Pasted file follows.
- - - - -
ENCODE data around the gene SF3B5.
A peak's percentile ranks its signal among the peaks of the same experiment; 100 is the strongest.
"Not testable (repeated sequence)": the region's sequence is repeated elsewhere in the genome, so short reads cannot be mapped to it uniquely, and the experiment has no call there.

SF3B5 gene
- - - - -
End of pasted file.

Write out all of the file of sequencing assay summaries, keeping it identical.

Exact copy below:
ENCODE data around the gene SF3B5.
A peak's percentile ranks its signal among the peaks of the same experiment; 100 is the strongest.
"Not testable (repeated sequence)": the region's sequence is repeated elsewhere in the genome, so short reads cannot be mapped to it uniquely, and the experiment has no call there.

SF3B5 gene